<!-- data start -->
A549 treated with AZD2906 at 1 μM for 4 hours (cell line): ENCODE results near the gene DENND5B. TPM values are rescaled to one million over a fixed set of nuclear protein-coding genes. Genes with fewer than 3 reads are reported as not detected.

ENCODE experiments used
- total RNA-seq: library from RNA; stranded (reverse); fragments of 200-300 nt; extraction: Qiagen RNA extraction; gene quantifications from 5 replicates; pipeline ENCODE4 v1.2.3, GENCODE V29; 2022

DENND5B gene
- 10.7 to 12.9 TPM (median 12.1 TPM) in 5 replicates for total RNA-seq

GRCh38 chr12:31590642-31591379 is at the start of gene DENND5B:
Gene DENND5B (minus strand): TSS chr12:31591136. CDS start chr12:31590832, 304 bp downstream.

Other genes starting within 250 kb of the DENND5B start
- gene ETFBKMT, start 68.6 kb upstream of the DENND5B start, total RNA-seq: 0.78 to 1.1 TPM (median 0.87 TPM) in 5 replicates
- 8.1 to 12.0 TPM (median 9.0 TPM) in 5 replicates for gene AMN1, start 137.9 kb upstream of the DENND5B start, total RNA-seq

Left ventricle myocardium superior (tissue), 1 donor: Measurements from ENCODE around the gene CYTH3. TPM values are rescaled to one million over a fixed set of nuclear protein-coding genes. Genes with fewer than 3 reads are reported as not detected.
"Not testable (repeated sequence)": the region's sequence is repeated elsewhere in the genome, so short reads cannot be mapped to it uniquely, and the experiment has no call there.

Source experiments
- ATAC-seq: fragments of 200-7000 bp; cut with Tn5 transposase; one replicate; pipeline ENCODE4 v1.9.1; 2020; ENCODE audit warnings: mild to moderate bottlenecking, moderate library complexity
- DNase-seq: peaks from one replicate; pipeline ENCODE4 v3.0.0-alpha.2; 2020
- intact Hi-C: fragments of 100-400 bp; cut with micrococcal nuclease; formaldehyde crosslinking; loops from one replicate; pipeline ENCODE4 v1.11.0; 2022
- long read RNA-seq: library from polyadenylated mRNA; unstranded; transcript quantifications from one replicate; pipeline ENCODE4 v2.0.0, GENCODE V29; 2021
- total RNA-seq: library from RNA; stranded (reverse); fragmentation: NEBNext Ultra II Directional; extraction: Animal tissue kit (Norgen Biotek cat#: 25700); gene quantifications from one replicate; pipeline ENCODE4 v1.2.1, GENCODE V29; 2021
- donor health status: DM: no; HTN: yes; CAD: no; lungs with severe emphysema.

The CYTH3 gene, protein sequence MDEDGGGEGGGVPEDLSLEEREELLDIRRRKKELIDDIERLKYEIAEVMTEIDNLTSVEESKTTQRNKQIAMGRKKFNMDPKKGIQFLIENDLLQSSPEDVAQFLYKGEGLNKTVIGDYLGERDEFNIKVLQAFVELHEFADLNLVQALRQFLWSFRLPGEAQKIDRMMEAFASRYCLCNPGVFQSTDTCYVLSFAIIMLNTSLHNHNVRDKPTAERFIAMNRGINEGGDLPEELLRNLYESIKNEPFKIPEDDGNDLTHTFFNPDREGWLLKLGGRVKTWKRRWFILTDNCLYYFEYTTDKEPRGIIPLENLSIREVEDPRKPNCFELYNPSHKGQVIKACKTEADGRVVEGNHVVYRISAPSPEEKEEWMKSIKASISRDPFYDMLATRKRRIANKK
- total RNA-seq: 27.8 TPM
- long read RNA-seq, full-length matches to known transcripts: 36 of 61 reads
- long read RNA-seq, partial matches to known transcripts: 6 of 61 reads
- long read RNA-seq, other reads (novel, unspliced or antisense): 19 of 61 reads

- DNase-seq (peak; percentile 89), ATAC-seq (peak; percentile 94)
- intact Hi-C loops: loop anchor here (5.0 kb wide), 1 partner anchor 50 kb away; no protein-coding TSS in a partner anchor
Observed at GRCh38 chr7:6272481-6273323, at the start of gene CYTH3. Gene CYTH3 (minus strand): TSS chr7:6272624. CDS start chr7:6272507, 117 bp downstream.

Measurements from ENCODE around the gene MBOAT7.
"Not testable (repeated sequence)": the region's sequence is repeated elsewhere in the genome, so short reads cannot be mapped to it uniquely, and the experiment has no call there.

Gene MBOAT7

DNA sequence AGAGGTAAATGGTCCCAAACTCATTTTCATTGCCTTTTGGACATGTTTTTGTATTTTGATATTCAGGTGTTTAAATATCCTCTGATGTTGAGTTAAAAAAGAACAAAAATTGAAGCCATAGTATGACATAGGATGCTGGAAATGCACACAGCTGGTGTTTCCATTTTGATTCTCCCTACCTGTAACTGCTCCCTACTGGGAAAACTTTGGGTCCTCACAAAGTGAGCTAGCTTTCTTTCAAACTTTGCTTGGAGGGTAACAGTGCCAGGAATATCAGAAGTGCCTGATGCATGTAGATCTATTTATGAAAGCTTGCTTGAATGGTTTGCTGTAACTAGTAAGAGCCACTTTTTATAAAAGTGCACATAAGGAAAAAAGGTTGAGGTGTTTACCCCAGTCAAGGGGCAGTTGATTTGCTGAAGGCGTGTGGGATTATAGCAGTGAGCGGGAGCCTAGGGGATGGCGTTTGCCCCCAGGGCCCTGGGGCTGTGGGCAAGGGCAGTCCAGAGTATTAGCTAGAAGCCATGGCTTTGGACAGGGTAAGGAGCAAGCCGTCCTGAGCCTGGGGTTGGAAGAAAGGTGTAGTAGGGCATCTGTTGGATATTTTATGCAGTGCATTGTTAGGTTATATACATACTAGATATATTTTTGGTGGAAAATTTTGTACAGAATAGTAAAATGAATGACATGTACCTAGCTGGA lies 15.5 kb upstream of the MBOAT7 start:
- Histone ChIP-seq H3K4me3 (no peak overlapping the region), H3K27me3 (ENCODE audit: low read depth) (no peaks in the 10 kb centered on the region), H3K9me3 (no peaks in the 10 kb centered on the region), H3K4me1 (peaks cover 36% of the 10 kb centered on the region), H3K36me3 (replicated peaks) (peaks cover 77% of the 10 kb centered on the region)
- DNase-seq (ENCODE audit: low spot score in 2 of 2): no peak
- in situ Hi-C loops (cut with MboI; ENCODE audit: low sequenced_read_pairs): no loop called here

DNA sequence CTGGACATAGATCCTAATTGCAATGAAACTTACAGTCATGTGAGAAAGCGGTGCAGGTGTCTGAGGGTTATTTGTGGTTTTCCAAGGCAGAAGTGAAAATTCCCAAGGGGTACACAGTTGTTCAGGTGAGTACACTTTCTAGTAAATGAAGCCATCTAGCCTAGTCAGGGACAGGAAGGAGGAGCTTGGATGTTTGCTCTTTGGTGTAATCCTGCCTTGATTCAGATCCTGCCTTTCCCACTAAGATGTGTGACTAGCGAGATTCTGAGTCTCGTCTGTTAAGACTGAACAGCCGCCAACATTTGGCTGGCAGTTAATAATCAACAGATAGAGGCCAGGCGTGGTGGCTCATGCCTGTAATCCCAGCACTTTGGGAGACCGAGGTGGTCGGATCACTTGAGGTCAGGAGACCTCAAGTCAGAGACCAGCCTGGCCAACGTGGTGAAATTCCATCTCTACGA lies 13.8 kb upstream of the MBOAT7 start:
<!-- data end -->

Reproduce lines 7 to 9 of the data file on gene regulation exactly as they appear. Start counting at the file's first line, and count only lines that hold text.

Gene DENND5B (minus strand): TSS chr12:31591136. CDS start chr12:31590832, 304 bp downstream.

Other genes starting within 250 kb of the DENND5B start
- gene ETFBKMT, start 68.6 kb upstream of the DENND5B start, total RNA-seq: 0.78 to 1.1 TPM (median 0.87 TPM) in 5 replicates